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They Press The Button, You Make The Bucks



They Press The Button,
You Make The Bucks

By Don Sutherland

January 2002


If history is a guide, 2002 should be the biggest year ever for digital photography. If history repeats, we should see the floodgates open for the mass digital market, with consumers pouring in by the gallon. If history is relived, we should hang onto our hats — 2002 is the year digital goes prime-time.
The history in question goes back to 1890. That's when an obscure but ambitious promoter named George Eastman coined a marketing phrase: "You press the button, we do the rest." Almost like haiku, those eight simple words spoke volumes — revolutionary volumes. No longer did the public have to worry about "photo finishing." Sure, they thought picture-taking great fun. But everything that followed was a chore. Who wants to stand in a dark room, generally alone, listening to the plumbing?
George Eastman's promise kept the fun of picture-taking, minus the chore. Could anything hold the mass market back? Nope. The wholesale lab changed photography evermore. More cameras, more consumables, more accessories and peripherals were sold to more people than ever in a self-generating, self-enlarging new market.
That's what we should see repeating in 2002. I say "see" because although obvious, the trend seemed oddly invisible to most of the industry before. It was well underway in 2001, was clearly foreseeable in 1999, was eminently predictable throughout most of the 90s. Despite all the excitement it should've aroused, it remained low-key almost everywhere.

Our author tells us that the advantage of a home printer is custom-made output, and the advantage of digital minilabs is large numbers of prints in a short time. Between the two, the author says, it's possible each of our readers could expect a large number of custom-made versions of this portrait in their mailboxes any day now. Is this a big sign of progress, or what?

Now you see it ...
Most quoted sources equate the coming popularity of digicams with economics. As mentioned here a few months ago, the 3x zoom-lens, high-resolution digicam is expected to equal film-camera sales when the pricing reaches the "sweet point" of $200-$250.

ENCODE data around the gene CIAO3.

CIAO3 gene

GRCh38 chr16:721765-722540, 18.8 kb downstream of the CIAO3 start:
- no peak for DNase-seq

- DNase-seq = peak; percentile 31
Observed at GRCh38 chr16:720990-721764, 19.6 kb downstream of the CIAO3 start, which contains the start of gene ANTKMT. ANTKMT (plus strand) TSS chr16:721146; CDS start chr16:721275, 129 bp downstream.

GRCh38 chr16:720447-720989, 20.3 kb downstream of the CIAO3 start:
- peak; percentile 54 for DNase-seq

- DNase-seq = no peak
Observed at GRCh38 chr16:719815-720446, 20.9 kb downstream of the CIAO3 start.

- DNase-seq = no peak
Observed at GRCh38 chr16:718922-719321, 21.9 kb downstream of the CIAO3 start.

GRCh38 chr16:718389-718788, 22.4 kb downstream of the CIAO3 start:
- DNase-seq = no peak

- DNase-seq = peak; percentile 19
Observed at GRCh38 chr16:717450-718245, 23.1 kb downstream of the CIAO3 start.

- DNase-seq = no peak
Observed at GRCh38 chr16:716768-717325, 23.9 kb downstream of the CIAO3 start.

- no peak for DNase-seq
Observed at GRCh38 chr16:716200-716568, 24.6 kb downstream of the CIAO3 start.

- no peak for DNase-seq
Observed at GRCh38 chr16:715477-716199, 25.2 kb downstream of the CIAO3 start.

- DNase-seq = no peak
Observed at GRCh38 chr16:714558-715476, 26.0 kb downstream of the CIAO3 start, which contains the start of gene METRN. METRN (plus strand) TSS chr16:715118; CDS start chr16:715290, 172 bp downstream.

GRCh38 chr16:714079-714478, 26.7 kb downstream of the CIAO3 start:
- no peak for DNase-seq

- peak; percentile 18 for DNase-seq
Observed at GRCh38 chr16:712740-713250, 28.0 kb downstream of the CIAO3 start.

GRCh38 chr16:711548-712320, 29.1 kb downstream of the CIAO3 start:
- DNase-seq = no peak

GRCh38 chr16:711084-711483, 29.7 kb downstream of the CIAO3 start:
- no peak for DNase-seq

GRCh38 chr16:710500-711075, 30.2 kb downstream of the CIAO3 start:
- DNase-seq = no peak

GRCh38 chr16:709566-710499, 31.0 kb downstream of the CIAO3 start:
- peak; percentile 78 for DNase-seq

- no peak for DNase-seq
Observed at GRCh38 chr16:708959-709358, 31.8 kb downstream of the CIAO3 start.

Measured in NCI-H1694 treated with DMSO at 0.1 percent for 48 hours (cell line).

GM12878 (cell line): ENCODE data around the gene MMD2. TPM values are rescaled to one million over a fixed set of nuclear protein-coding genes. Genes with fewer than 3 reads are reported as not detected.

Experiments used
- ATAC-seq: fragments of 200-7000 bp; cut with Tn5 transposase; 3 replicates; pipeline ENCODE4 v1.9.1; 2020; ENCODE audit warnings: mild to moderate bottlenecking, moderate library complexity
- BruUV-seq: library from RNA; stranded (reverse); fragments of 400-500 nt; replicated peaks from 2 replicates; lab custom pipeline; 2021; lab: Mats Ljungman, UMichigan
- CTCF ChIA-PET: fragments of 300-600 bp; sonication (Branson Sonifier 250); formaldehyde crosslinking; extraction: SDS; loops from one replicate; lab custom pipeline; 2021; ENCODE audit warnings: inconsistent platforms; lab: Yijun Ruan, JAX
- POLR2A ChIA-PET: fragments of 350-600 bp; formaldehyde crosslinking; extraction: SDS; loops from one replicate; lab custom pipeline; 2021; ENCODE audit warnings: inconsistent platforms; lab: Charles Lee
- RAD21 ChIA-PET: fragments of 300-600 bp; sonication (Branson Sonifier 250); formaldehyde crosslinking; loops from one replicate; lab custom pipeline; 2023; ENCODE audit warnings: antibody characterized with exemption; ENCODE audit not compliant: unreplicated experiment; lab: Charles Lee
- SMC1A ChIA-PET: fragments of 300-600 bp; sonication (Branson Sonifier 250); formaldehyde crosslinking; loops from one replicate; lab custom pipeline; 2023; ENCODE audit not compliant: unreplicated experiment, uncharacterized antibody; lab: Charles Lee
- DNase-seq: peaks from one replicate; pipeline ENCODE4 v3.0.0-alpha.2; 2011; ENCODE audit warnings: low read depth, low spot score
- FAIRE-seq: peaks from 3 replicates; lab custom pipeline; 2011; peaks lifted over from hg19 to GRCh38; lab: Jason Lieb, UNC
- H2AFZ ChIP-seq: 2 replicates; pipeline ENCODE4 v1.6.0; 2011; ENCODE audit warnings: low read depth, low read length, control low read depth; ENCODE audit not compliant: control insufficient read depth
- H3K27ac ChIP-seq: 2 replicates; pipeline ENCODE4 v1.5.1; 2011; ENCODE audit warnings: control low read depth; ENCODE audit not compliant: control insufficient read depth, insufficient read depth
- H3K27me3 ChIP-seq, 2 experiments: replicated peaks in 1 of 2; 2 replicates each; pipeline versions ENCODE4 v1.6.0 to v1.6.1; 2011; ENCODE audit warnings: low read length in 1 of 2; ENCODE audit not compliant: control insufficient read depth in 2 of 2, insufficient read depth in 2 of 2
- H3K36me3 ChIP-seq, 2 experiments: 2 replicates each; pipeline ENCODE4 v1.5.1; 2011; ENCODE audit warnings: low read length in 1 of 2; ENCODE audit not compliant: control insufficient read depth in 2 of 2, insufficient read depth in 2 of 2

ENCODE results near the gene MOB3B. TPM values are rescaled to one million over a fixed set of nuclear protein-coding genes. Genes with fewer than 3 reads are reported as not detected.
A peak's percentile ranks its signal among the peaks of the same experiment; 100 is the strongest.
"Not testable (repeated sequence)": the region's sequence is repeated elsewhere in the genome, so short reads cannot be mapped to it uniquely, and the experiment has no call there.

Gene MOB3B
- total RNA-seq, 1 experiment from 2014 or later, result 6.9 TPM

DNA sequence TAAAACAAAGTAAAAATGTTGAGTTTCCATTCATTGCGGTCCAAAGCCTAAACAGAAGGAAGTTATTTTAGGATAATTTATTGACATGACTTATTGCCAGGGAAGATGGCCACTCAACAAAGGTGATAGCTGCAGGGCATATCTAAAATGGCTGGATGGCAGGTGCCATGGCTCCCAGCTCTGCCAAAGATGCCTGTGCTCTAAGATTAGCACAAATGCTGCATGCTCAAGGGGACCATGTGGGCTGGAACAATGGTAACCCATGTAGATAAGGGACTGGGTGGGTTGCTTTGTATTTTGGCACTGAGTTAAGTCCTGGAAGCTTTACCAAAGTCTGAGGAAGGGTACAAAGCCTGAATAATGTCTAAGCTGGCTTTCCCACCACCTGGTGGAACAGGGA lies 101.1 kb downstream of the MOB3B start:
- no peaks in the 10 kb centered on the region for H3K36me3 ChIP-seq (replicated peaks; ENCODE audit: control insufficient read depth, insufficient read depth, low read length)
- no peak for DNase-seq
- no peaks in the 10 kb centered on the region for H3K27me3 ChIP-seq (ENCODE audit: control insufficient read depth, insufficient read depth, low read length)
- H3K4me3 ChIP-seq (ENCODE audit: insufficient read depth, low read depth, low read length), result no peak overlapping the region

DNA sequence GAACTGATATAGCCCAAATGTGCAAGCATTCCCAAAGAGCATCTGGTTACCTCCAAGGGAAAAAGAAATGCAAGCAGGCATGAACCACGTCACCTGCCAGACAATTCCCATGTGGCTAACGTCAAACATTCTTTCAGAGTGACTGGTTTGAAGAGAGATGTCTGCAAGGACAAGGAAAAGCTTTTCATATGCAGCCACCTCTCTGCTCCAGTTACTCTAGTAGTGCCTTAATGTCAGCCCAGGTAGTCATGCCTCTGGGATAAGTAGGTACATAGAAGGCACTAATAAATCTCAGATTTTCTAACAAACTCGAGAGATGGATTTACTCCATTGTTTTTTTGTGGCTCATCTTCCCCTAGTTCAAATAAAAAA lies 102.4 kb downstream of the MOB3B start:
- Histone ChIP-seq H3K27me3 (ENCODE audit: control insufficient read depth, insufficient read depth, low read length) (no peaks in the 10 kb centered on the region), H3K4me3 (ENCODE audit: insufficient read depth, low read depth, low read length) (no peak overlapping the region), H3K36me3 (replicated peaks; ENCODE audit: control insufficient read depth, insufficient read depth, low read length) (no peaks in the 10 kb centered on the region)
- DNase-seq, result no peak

Well sure, that'll help a lot, and that point is expected by 2003 say the optimists, 2005 say the conservatives.
But even at those prices, it would be rash to expect digicam sales to equal film-camera sales, if digicams are a pain to live with. And unless you have some pressing requirement for digital originals as such - as pros and prosumers may — the hassles of digicams are easily more than they're worth.
Think of the promises that have been made to the mass market, and think of the ways they've been broken. Sure, you don't have to pay for film when you shoot digital. You simply have to pay for an expensive memory card, and you have to empty it before you can continue taking pictures.
Digital pictures don't become "free" until you've filled and emptied your memory card many times over. Until then, it's like paying for a few dozen rolls all at once, up front.
And just how do consumers empty those costly cards? By any of a number of methods, all, everyone agrees, a huge bore.
In the beginning, downloading to computers required cables, intimidating problems like port conflicts, and, unless you had an AC adapter for the camera, a serious risk of losing your pictures.
A lot of these problems were solved by the improvements in removable memory, and memory-card readers for computers. Still, the computer was a necessary evil. What if you didn't bring it along to a high-volume shoot, like a wedding, or a cross-country vacation trip, or a day with Disney?
Either you'd buy more memory cards (maybe at Disney, but not everywhere) or you'd stop taking pictures. Or you'd buy a single-use film camera. Was this any way to popularize digicams?

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